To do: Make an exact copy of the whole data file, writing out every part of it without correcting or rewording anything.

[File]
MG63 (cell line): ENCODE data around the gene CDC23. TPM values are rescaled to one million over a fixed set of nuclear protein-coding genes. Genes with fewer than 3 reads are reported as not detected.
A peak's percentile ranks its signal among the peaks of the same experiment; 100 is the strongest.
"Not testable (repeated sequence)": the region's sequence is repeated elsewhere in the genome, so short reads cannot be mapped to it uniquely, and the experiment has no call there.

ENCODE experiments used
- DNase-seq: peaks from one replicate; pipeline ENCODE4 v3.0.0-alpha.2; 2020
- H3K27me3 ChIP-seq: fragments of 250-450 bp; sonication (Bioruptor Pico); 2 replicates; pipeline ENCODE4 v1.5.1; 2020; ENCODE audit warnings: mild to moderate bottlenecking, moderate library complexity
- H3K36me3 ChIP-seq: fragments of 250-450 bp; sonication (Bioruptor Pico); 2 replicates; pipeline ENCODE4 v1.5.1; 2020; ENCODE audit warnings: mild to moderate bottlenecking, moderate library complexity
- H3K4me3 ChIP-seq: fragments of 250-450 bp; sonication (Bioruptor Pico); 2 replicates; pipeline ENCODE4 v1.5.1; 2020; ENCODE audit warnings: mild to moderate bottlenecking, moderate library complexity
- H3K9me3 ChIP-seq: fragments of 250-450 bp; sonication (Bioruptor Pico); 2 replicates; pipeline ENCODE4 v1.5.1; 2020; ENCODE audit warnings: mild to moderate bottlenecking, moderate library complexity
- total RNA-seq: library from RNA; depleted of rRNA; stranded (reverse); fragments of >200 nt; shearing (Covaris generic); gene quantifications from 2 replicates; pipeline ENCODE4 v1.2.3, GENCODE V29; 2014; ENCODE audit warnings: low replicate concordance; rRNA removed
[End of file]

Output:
MG63 (cell line): ENCODE data around the gene CDC23. TPM values are rescaled to one million over a fixed set of nuclear protein-coding genes. Genes with fewer than 3 reads are reported as not detected.
A peak's percentile ranks its signal among the peaks of the same experiment; 100 is the strongest.
"Not testable (repeated sequence)": the region's sequence is repeated elsewhere in the genome, so short reads cannot be mapped to it uniquely, and the experiment has no call there.

ENCODE experiments used
- DNase-seq: peaks from one replicate; pipeline ENCODE4 v3.0.0-alpha.2; 2020
- H3K27me3 ChIP-seq: fragments of 250-450 bp; sonication (Bioruptor Pico); 2 replicates; pipeline ENCODE4 v1.5.1; 2020; ENCODE audit warnings: mild to moderate bottlenecking, moderate library complexity
- H3K36me3 ChIP-seq: fragments of 250-450 bp; sonication (Bioruptor Pico); 2 replicates; pipeline ENCODE4 v1.5.1; 2020; ENCODE audit warnings: mild to moderate bottlenecking, moderate library complexity
- H3K4me3 ChIP-seq: fragments of 250-450 bp; sonication (Bioruptor Pico); 2 replicates; pipeline ENCODE4 v1.5.1; 2020; ENCODE audit warnings: mild to moderate bottlenecking, moderate library complexity
- H3K9me3 ChIP-seq: fragments of 250-450 bp; sonication (Bioruptor Pico); 2 replicates; pipeline ENCODE4 v1.5.1; 2020; ENCODE audit warnings: mild to moderate bottlenecking, moderate library complexity
- total RNA-seq: library from RNA; depleted of rRNA; stranded (reverse); fragments of >200 nt; shearing (Covaris generic); gene quantifications from 2 replicates; pipeline ENCODE4 v1.2.3, GENCODE V29; 2014; ENCODE audit warnings: low replicate concordance; rRNA removed